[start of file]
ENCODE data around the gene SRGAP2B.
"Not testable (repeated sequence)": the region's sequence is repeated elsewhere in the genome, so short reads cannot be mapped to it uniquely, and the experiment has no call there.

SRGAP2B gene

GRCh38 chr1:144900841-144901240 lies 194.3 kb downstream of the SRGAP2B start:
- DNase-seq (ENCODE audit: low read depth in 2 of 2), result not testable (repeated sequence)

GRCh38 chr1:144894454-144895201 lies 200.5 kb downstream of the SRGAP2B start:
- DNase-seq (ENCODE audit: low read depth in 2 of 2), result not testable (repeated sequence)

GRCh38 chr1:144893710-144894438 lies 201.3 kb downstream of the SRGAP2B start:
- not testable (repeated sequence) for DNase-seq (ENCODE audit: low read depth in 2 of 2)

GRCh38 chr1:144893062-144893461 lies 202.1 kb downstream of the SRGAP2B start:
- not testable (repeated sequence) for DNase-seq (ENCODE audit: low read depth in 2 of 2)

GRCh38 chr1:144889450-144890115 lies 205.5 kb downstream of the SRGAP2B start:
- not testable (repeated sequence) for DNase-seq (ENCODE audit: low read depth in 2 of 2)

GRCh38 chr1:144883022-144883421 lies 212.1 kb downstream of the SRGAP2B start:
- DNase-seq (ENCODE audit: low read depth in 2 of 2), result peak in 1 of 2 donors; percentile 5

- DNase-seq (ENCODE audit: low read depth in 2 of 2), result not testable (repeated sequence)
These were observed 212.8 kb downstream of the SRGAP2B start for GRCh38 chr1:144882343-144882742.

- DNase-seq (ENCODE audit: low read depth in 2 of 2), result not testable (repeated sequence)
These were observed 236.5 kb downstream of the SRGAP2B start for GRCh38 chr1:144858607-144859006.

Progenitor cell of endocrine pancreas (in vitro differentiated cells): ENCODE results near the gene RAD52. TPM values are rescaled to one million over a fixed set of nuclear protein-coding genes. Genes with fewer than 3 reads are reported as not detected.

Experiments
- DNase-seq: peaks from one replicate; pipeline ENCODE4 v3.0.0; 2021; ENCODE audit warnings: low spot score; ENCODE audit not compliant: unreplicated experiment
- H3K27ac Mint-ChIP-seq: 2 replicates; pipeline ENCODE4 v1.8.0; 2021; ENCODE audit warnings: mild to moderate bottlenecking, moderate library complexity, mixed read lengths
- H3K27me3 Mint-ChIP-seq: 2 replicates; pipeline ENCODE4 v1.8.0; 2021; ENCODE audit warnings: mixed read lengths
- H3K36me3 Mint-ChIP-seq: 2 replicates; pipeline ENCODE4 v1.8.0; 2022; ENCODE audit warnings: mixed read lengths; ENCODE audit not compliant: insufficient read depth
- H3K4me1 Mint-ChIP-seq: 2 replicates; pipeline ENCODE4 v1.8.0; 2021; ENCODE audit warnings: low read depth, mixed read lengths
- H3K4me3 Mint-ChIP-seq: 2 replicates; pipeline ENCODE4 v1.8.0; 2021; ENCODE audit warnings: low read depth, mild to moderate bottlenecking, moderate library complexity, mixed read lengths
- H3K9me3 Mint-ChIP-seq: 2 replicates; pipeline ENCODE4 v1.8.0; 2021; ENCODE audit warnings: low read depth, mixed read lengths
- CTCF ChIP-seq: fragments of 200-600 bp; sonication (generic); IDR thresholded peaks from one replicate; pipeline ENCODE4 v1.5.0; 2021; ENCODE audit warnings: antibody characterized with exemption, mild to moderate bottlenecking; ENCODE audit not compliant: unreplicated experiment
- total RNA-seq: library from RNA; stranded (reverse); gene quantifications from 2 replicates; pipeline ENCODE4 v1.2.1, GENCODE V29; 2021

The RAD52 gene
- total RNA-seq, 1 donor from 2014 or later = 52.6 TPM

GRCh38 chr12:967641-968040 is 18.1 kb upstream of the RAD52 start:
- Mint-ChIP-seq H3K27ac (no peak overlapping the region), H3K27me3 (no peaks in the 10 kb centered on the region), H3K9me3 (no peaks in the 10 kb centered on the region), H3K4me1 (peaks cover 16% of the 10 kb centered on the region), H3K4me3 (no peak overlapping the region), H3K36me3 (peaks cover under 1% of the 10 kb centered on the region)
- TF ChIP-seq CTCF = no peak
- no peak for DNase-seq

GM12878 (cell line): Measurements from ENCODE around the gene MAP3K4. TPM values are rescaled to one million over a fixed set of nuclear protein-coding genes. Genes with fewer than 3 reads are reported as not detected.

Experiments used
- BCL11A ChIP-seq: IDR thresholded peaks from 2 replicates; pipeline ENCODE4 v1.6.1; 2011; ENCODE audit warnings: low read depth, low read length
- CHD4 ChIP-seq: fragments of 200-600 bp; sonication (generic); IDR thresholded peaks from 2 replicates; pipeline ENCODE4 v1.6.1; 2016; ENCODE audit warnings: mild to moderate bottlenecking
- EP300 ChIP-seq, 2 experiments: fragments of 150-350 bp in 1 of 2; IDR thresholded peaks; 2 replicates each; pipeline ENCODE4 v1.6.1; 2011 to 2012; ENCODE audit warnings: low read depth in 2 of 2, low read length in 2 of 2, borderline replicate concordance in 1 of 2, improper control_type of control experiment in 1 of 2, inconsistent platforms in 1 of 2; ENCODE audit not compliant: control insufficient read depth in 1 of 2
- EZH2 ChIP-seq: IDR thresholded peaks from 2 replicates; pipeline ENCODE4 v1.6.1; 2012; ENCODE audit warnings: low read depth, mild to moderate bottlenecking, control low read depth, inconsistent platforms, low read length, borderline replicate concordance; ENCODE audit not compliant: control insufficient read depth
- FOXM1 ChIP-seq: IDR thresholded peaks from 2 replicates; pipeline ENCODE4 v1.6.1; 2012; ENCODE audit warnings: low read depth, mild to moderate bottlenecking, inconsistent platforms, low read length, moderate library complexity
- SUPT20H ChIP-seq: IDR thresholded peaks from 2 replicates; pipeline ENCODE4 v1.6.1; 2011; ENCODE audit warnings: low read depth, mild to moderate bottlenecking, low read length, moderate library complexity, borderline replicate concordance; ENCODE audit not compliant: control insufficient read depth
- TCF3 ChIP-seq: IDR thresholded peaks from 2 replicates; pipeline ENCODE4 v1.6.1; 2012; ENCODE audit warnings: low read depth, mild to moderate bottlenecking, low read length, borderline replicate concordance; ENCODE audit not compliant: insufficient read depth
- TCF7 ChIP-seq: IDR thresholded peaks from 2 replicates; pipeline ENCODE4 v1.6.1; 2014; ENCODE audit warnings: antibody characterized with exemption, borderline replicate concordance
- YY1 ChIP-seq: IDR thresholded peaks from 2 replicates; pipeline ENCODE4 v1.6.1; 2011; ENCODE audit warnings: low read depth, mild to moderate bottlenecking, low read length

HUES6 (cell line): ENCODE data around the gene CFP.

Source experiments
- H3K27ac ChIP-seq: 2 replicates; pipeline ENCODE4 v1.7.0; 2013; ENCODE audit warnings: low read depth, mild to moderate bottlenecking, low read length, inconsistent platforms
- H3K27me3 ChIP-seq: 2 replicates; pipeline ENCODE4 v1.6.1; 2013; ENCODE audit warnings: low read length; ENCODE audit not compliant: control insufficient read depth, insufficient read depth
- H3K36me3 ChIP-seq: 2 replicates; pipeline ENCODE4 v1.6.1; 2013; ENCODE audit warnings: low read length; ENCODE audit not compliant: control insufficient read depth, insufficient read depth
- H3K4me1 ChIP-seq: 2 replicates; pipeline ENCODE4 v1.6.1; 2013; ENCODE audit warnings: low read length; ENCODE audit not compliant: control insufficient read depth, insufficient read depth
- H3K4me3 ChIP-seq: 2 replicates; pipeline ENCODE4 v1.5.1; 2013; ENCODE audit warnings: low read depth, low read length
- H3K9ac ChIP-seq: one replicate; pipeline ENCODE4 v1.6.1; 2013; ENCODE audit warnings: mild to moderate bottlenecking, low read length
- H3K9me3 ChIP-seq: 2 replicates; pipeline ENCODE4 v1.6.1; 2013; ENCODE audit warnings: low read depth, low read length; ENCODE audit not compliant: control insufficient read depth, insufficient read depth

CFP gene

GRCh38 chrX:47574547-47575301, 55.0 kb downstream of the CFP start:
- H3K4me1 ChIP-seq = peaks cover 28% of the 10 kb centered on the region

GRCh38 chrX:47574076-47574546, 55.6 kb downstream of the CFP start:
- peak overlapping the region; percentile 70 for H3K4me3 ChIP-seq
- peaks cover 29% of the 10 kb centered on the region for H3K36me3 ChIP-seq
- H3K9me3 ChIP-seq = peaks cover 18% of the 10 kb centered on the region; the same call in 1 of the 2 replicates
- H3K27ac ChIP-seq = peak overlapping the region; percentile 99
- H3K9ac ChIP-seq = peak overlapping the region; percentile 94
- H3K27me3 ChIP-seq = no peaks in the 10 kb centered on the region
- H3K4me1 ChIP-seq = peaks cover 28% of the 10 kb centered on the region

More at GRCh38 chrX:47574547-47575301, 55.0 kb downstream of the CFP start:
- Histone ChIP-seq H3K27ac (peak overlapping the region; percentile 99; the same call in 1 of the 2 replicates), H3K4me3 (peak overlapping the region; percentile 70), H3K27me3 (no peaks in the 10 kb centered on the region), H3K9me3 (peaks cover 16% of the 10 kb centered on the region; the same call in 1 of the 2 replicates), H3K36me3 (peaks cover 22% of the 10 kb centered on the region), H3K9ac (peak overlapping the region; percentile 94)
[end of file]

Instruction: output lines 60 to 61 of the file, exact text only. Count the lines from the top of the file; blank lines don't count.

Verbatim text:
GRCh38 chrX:47574076-47574546, 55.6 kb downstream of the CFP start:
- peak overlapping the region; percentile 70 for H3K4me3 ChIP-seq